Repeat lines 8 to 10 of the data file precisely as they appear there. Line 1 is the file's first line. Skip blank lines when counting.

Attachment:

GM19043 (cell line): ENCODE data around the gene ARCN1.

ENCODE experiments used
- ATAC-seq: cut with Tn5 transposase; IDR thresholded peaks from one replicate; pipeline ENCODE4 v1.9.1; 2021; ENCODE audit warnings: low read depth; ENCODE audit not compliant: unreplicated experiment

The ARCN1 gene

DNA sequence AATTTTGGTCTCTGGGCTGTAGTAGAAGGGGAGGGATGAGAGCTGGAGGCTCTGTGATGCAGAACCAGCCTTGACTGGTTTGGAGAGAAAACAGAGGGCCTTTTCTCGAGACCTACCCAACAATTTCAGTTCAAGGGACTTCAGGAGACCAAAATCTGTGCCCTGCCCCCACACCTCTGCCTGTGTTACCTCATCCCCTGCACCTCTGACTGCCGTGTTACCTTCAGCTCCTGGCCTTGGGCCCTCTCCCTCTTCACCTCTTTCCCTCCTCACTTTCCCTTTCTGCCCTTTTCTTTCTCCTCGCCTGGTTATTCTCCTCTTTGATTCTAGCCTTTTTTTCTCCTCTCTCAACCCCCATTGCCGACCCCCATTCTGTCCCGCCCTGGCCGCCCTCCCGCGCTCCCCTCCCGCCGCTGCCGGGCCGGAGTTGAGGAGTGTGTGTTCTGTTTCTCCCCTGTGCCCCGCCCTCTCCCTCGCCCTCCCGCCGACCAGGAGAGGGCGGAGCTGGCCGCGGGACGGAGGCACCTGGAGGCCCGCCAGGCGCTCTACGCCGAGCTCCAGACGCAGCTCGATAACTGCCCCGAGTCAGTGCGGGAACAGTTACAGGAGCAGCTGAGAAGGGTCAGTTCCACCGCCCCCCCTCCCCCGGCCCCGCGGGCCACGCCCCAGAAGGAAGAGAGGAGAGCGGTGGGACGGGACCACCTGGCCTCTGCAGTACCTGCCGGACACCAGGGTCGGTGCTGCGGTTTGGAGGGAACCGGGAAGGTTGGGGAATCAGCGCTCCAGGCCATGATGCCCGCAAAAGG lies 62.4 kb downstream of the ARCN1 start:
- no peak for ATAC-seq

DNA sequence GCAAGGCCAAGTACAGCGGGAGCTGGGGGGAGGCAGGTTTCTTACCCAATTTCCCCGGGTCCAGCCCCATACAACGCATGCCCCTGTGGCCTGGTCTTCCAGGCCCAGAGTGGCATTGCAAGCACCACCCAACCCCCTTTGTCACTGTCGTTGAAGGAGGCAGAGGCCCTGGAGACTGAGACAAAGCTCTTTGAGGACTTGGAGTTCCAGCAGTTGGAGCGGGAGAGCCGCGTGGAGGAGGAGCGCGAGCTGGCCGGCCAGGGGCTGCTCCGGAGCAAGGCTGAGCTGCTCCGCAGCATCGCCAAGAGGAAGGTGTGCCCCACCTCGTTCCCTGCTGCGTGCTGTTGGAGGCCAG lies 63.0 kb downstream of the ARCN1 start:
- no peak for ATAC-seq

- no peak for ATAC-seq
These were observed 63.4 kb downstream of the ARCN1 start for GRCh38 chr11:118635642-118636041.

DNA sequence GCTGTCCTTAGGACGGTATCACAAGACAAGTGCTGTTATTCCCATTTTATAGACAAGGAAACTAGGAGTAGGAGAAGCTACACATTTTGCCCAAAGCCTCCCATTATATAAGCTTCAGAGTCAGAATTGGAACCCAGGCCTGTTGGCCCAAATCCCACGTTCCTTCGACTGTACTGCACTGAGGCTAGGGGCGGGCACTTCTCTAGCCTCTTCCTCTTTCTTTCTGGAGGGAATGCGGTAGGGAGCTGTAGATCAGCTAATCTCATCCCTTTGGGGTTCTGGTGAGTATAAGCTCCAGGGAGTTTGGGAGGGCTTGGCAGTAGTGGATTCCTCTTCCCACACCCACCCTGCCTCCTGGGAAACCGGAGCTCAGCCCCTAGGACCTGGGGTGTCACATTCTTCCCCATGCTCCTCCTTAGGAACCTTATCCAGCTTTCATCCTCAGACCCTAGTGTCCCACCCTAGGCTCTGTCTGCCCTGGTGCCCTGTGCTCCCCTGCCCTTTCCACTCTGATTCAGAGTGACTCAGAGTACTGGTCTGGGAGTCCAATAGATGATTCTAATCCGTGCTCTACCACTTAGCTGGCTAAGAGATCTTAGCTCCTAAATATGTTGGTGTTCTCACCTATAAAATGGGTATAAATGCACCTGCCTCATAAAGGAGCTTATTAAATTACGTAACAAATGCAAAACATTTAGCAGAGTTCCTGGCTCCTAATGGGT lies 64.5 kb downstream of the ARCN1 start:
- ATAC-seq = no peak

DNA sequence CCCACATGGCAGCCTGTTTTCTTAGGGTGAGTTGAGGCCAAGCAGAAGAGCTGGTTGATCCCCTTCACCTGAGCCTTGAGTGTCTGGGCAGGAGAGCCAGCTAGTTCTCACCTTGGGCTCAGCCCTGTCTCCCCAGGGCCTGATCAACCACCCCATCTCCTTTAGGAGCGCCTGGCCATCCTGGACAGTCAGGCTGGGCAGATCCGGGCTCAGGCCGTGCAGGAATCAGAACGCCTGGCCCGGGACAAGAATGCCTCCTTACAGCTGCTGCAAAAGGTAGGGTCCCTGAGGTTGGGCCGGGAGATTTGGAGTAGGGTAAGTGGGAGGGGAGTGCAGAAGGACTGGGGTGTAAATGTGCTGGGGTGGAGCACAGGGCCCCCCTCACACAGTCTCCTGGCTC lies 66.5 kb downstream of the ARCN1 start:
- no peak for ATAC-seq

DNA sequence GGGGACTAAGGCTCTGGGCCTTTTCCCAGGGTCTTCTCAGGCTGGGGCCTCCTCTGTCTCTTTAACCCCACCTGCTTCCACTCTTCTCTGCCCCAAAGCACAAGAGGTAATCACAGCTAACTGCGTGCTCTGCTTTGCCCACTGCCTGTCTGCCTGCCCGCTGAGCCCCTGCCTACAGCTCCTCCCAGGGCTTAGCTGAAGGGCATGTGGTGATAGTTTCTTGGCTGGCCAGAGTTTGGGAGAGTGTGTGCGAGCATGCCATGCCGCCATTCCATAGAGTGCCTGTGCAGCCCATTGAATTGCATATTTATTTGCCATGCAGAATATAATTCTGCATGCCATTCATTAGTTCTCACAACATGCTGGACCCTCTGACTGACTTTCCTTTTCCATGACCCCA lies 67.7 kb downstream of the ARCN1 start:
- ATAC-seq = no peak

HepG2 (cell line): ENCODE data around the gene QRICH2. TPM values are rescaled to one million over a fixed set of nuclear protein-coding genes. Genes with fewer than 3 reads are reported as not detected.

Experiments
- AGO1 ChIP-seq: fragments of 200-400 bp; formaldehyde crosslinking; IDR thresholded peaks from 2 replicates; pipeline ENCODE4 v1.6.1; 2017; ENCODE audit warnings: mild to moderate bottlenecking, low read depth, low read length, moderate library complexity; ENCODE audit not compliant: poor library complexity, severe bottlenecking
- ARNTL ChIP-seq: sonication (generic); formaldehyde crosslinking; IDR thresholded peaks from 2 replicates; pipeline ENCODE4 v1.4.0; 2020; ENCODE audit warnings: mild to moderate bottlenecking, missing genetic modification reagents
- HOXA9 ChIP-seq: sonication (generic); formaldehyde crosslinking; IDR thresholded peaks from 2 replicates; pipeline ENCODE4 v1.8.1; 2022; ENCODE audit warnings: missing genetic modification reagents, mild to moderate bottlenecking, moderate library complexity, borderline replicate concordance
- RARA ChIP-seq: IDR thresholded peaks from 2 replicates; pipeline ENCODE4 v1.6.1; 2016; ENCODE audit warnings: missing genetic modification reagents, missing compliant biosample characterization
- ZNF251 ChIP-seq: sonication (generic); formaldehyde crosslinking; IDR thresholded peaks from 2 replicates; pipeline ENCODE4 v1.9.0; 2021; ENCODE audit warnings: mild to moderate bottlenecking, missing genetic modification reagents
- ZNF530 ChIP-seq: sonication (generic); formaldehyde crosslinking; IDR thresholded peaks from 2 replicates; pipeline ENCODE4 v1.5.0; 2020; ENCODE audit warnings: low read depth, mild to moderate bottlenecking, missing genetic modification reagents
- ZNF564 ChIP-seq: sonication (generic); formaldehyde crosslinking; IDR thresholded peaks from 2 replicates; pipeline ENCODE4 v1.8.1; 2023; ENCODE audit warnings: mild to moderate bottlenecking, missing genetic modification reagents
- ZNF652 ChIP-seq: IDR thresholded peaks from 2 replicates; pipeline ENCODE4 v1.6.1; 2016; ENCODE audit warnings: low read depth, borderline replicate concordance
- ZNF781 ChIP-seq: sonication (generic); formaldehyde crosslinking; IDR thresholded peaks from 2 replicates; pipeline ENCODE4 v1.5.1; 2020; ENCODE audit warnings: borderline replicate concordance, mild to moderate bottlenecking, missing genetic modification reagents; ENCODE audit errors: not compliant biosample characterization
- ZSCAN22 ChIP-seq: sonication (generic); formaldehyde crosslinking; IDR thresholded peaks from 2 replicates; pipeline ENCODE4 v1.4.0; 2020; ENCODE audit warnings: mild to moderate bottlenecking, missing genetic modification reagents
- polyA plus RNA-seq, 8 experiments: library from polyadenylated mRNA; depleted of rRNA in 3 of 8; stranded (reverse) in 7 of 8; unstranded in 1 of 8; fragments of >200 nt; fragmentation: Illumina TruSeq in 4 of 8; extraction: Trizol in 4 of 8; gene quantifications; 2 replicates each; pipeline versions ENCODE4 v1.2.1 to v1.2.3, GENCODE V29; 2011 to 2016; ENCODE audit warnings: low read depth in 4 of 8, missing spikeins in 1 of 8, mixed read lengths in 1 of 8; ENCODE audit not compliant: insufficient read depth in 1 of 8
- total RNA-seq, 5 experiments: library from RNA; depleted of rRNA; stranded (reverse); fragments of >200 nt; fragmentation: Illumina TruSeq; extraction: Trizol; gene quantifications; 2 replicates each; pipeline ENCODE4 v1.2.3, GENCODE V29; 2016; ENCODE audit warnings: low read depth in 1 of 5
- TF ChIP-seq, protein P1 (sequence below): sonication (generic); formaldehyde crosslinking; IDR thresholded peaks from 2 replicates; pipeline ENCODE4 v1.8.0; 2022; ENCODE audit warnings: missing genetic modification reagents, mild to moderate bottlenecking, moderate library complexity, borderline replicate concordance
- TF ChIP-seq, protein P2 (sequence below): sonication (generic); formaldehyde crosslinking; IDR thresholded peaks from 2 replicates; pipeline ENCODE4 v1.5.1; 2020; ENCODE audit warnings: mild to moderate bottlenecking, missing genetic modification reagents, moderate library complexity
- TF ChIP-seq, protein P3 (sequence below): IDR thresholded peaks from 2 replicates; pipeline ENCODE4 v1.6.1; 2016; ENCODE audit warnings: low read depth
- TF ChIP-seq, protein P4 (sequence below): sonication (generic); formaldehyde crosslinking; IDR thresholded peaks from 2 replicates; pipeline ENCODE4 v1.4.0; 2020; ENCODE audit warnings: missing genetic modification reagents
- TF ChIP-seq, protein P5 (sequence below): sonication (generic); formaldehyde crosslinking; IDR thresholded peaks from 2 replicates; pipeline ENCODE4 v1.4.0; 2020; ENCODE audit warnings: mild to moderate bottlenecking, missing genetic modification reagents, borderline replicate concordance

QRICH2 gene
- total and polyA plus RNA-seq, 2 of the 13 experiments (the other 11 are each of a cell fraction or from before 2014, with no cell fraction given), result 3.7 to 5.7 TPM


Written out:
- no peak for ATAC-seq

- no peak for ATAC-seq
These were observed 63.4 kb downstream of the ARCN1 start for GRCh38 chr11:118635642-118636041.